Simple Gifts

Simple Gifts by Elder Joseph Brackett

‘Tis the gift to be simple, ’tis the gift to be free,
‘Tis the gift to come down where you ought to be,
And when you find yourselves in the place just right,
‘Twill be in the valley of love and delight.
When true simplicity is gained,
To bow and to bend we shan’t be ashamed.
To turn, turn will be our delight,
‘Til by turning, turning we come ’round right.

This old Shaker hymn was written by Elder Joseph Brackett in 1848. A simple verse, with a compellingly sweet tune, few outside of the Shaker communities had heard it until Aaron Copland adapted it for his score for Martha Graham’s ballet, Appalachian Spring.

Since then, Simple Gifts has been recorded by Weezer and The Mormon Tabernacle Choir.Ā  It was a central theme in Michael Flately’s Lord of the Dance. It’s been sung by punk rock bands, played by drum corps and marching bands, performed at Presidential inaugurations and at memorial services.

Isn’t is fascinating that even at the most elaborate of occasions, we long for Simple Gifts. When Joseph Brackett penned this hymn, it only had one verse. Maybe the key to its popularity lies in the truth that we long for the simple, to be where we ought to be.

And maybe when we’re willing to bow and to bend, we will come ’round right.

An evening with George MacDonald and Appalachian Spring. ‘Tis a gift indeed. I hope MacDonald is on your shelf (or your Kindle). This is a short portion of the Simple Gifts section of Aaron Copeland’s Appalachian Spring, with photos by Ansel Adams.

Author: Debbie

A former counselor and public speaker, I'm grateful for many, many things - God's grace most of all!

16 thoughts on “Simple Gifts”

  1. Thanks Deb! The photos are beautiful and simplicity is a beautiful (if elusive in our culture) value. I am just working through Richard Foster’s “Celebration of Discipline” again. I am focusing on the disciplines of solitude and simplicity. Thanks for the comfirmation!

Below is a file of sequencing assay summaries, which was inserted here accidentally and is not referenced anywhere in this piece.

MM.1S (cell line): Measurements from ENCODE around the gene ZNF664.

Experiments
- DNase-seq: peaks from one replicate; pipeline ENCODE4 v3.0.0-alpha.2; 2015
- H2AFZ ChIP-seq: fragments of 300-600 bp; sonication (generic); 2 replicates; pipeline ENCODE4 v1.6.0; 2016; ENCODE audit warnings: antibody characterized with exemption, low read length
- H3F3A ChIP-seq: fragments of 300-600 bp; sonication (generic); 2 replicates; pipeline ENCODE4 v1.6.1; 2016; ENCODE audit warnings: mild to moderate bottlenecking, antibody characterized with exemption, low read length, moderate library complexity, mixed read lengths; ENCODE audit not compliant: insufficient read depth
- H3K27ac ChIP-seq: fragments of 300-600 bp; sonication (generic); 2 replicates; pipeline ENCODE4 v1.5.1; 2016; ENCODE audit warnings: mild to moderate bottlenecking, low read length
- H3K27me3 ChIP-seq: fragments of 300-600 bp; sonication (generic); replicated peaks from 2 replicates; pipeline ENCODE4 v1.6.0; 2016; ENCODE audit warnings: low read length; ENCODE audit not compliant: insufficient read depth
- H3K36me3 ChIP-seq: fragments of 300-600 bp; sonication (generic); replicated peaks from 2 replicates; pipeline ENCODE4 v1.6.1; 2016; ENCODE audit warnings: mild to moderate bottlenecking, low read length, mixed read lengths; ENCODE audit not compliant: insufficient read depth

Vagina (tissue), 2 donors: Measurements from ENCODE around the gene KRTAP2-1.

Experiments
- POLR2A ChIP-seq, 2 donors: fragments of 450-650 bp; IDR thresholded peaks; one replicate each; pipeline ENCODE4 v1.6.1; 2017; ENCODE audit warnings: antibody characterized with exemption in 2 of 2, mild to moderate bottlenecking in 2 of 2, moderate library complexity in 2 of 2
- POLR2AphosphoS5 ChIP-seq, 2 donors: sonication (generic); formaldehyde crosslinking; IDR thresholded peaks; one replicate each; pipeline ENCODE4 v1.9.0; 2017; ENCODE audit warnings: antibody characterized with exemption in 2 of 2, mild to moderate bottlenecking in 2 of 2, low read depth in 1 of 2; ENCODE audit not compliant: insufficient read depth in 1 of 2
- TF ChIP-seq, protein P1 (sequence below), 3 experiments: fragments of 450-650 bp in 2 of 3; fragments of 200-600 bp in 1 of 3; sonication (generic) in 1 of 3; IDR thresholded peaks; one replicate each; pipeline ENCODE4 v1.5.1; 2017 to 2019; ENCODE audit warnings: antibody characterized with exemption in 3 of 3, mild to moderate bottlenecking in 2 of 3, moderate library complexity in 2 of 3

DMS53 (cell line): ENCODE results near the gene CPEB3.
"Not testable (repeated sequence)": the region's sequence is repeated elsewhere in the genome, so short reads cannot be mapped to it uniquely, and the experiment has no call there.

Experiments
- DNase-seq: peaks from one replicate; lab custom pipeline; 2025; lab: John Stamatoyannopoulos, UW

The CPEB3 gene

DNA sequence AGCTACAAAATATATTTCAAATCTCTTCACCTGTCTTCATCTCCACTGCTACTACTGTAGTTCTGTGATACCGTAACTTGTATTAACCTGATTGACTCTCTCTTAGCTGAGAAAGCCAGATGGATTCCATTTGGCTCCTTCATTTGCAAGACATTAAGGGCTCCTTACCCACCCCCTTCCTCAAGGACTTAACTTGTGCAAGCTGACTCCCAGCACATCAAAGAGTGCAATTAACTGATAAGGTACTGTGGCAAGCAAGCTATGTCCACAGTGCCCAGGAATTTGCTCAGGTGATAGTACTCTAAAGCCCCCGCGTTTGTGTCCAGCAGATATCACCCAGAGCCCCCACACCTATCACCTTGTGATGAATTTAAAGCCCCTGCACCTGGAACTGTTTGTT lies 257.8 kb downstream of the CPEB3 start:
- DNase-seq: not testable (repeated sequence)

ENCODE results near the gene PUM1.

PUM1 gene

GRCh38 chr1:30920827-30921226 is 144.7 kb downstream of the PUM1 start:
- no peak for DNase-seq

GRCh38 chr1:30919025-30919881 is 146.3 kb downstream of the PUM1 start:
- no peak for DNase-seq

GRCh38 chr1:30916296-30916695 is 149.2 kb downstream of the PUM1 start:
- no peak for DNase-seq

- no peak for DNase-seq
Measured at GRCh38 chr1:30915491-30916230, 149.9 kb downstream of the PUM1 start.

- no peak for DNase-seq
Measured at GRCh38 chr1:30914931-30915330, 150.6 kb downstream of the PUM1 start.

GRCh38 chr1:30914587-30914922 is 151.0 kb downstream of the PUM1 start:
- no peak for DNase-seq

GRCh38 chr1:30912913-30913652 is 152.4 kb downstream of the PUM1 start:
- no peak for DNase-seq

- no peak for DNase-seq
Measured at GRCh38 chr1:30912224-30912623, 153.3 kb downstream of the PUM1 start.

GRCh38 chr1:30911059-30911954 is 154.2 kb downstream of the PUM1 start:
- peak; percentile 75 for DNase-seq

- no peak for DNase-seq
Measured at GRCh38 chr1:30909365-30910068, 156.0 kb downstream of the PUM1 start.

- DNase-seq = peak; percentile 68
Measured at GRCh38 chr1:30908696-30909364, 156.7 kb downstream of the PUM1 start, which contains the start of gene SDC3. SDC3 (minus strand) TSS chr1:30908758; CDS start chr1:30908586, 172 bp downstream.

1. jelillie – I’m reading Nouwen’s Living a Spiritual Life in a Material World (Letters to Marc about Jesus) where, too, the focus is on solitude and simplicity. A wise and sweet reminder – and you’re so right, easily elusive.
      ~ Deb

  2. Debbie, I did not grow up in church or knowing Him. There are so many precious songs and hymns that I don’t know, but because of wonderful bloggers like you, I get to learn. Thank you sooo much for sharing this and blessing me! There is so much beauty here and I know it comes from Him through you. šŸ™‚

    1. Debbie – What a warm, gracious comment. My Dad had a soaring tenor voice and loved every old hymn – we spent hours and hours singing together. It was a simple gift and, along with his love, the most precious he ever gave me. You have a wonderful world of music ahead! šŸ˜€
      ~Debbie

  3. The simple things are the most majestic in life for me. I try my hardest to experience the simple everyday. I learned it from my Grandpa. He was a poor dirt farmer. As a small child I would ride on the back of his horse that pulled his plow in his field. He would stop along the way to show me the beauty of the earth. To him it was not dirty dirt – it was rich soil that would grow the crops. He once was offered a free tractor but turned it away. I asked him why. He told me that the Lord provided him a strong horse to help him and his God and horse never failed him. He would tell me to keep my life simple and enjoy what God provides. He found beauty wherever and whatever the circumstances. He had no car but as he always said he was blessed with 2 good feet. Every Sunday and Wednesday night he and Grandma would walk down to their country church. They never went empty handed. They either had items from their garden or from their fruit trees or something that Grandma canned. You see there were “poor” people in the Church. He didn’t even have electricity in his house as he couldn’t afford it but he fed the poor.

    In today’s world he would probably be called lazy and simple minded. He held no earthly possessions except for his small farm but he owed no debt. Everything he had – he gave away to someone who needed it worse than he did. He also was the happiest person I have ever met in my lifetime. He truly knew his God.

    Every Spring (except for this past Spring when we were gate guarding) I go by myself to the little cemetery across the dirt road from his old farm. You see almost 60 years ago my Grandpa and I planted lilacs in the cemetery and new sprout keep growing off the old bushes. My grandparents graves are under the lilacs.The simple beauty of the lilacs are still there along with the simple memories.

    I wish I was more like him but he did instill in me to stop and smell the lilacs and to keep my face toward heaven.

    1. Jill – What a completely beautiful story and what an amazing legacy your Grandpa left. You carry the sweet fragrance of lilacs everywhere you go. I’m privileged that you’ve come into my life. You are a gift.
      ~ Debbie

    1. Drusilla – I was listening to Appalachian Spring while reading last night and thought that the moment couldn’t have been much sweeter. There are simple gifts everywhere, like the gift of a simple song, planted in a young girls heart in jr high. šŸ˜€
      ~ Debbie

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